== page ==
A sad reminder of the dangers of leaving pets in hot cars

Steve Dale is host of the nationally syndicated radio show Steve Dale’s Pet World and The Pet Minute with Steve Dale. His column, My Pet World
(in which this post originally appeared) is carried in more than 100
newspapers nationwide. Steve also serves on the board of directors for
the American Humane Association.

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You can download free hot-car awareness fliers and posters like this one on MyDogIsCool.com.

Editor’s note: Leaving a dog in a hot car is illegal. If you see a dog locked in a hot car and cannot locate the car’s owner, notify on-site security personnel if possible or call 911. Learn more about the dangers of leaving a pet in a hot car.

On July 4, Maya Webb, of Bettendorf, IA, went shopping inside a furniture store in Joliet, IL. She left her two Pit Bulls in the car. When she returned, the dogs were found dead. They died of heat stroke.

It was only about 81 degrees out. But the car windows were closed. Webb told police that the dogs were in the car with the engine running and air conditioning on. But police say the engine was not running.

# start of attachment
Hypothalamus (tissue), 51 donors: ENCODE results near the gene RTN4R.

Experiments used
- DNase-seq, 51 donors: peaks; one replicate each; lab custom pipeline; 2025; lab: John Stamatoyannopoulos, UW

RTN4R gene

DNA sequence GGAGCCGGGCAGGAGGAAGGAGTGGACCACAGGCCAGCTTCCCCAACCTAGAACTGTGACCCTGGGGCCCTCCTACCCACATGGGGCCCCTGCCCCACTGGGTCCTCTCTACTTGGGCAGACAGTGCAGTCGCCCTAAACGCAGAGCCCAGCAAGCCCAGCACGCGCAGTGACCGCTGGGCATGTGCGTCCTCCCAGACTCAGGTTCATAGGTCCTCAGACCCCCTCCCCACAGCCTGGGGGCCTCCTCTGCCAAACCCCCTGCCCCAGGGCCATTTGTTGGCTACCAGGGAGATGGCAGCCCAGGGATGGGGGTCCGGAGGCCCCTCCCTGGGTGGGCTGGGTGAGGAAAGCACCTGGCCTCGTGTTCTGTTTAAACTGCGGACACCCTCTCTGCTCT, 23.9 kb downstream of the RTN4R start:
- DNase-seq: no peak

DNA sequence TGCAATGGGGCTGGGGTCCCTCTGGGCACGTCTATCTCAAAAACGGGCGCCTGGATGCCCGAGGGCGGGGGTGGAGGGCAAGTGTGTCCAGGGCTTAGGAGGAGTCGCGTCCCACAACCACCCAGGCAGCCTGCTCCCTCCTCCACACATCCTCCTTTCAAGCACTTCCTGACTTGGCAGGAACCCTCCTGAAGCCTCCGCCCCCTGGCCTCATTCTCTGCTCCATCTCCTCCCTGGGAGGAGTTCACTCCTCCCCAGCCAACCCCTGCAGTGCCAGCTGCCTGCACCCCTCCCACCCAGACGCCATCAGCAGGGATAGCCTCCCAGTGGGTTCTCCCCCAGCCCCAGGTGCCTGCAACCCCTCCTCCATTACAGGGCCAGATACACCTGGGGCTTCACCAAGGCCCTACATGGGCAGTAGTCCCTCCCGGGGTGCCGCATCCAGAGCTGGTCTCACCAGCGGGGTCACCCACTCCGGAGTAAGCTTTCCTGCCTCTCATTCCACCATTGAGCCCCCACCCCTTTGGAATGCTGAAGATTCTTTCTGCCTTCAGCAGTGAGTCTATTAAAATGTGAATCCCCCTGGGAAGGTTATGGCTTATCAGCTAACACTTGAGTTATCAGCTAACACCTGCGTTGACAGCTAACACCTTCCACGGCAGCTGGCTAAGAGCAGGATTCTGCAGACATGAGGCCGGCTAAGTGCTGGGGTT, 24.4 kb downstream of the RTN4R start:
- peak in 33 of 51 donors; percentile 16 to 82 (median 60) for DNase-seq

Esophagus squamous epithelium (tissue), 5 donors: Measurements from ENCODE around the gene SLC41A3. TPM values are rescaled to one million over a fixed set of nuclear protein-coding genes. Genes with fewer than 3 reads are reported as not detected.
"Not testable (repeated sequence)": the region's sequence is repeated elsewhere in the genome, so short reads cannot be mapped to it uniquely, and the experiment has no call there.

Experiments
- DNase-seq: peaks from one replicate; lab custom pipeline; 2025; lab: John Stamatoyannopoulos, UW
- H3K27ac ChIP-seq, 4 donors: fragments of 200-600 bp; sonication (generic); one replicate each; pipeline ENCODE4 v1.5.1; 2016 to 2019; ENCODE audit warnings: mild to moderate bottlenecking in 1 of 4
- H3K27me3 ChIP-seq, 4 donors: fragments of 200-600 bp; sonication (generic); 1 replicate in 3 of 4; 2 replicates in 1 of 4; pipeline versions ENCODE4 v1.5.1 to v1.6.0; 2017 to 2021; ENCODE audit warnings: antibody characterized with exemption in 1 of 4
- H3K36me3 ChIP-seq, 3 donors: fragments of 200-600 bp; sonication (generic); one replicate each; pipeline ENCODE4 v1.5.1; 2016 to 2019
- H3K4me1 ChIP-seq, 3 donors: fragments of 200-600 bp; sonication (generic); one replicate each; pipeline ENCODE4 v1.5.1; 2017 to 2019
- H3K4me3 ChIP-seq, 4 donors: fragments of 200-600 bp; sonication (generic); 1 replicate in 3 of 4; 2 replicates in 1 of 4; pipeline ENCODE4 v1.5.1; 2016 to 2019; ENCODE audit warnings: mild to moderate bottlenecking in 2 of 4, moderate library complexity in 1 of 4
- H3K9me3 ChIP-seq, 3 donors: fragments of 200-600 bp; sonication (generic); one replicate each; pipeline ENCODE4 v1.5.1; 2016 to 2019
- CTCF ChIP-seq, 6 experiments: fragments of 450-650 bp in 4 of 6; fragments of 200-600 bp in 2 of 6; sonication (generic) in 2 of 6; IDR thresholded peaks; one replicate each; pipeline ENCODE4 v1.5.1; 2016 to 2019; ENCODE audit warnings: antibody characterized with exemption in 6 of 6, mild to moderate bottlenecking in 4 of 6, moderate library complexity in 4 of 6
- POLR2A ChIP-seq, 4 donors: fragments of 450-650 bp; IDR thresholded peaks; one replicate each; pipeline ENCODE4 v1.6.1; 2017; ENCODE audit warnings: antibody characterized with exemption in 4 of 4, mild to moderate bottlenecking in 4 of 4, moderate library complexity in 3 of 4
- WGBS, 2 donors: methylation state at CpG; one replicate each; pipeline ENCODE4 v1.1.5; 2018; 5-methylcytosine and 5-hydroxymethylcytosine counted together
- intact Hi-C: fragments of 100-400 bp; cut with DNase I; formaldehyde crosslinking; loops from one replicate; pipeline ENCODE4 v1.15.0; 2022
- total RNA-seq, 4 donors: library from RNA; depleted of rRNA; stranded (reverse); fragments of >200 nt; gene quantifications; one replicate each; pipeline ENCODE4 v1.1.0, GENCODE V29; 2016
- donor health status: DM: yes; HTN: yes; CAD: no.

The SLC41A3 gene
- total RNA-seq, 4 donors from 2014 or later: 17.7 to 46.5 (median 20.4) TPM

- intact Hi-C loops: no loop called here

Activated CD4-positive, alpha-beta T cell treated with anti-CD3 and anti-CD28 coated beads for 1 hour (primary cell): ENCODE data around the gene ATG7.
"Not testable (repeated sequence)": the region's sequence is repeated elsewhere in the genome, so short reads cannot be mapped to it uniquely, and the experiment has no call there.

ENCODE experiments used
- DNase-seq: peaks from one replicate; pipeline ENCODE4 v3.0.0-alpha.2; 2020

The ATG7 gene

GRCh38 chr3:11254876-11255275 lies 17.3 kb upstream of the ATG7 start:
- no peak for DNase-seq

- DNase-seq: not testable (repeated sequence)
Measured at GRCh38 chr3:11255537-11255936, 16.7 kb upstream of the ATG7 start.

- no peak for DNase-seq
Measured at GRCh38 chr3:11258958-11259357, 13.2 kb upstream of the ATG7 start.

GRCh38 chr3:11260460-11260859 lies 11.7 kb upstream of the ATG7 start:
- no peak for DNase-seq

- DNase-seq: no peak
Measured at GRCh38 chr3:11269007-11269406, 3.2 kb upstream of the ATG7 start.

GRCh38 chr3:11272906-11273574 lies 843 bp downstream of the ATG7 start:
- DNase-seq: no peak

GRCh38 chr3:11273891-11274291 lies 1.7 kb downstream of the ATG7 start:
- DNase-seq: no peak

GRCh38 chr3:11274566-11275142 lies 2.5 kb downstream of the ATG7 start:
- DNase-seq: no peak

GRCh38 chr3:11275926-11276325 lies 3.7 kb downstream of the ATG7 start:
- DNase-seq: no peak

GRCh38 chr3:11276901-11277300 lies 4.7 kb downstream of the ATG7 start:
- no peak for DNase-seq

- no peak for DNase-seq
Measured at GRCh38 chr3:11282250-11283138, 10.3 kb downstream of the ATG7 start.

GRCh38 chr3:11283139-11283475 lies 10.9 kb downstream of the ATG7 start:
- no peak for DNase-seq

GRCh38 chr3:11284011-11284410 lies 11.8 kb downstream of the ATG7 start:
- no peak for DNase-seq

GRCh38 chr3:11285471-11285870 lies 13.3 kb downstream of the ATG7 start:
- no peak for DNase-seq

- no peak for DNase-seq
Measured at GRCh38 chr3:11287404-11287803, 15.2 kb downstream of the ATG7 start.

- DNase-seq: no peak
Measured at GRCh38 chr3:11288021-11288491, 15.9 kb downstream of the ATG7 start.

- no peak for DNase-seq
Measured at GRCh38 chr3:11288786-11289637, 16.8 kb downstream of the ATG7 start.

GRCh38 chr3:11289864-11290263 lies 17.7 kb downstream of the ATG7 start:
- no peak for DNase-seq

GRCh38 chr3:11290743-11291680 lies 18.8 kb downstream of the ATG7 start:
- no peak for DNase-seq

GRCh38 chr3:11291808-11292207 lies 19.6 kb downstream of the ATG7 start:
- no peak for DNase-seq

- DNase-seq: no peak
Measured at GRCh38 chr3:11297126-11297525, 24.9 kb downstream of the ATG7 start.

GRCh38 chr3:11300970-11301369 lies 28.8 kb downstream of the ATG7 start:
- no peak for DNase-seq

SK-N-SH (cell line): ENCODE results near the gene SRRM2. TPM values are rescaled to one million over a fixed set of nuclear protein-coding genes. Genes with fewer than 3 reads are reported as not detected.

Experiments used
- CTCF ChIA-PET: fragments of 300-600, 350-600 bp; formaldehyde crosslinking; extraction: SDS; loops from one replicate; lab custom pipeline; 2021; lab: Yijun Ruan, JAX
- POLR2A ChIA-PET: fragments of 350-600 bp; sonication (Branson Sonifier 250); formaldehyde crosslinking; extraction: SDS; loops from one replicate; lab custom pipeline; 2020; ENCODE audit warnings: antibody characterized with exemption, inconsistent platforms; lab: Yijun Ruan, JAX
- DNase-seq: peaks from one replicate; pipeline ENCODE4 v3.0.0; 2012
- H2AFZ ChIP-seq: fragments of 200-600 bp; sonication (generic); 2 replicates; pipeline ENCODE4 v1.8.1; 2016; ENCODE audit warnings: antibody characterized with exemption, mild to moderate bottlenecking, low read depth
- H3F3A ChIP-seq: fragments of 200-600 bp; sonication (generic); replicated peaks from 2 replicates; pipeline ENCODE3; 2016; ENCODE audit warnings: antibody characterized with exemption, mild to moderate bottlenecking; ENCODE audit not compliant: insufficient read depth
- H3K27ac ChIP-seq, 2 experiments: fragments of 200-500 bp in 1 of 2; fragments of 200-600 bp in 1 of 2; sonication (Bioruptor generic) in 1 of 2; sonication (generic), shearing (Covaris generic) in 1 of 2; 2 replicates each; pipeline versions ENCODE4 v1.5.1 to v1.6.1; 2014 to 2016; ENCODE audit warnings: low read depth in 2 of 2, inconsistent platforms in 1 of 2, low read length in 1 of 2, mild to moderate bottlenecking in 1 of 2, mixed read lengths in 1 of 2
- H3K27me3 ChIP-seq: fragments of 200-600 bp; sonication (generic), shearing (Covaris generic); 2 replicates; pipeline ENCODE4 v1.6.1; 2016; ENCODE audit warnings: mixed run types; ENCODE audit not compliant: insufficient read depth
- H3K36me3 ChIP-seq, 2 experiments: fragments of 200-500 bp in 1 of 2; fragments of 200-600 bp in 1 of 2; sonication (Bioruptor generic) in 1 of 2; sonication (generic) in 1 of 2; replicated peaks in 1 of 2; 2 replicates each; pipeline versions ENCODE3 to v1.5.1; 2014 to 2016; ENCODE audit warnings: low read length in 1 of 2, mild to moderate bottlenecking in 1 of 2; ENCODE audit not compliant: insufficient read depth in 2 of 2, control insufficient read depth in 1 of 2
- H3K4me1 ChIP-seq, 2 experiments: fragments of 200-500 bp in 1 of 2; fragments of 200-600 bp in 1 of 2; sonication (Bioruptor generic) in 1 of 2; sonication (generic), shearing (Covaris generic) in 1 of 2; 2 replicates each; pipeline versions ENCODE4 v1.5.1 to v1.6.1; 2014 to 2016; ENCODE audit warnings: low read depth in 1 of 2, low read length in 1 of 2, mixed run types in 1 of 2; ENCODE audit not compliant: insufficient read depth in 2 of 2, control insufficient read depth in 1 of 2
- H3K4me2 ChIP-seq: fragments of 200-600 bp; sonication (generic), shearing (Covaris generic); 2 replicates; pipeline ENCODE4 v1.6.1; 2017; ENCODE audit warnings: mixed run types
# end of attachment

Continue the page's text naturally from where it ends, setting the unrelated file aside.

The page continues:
According to various studies — cars (even with windows open) may heat up to over 100 degrees in as little as 15 minutes when it’s 80 degrees outside. Dogs don’t cool themselves as efficiently as people, and are more prone to suffer heat stroke. [Learn the signs of heatstroke in dogs and cats here.] Sales records from the store suggest Webb was away about two hours.

Webb was charged with aggravated cruelty to animals, a Class 4 felony, according to the Chicago Tribune Breaking News. Webb reportedly wept on the scene, but this was absolutely preventable.

©Tribune Media Services, Steve Dale, used with permission.


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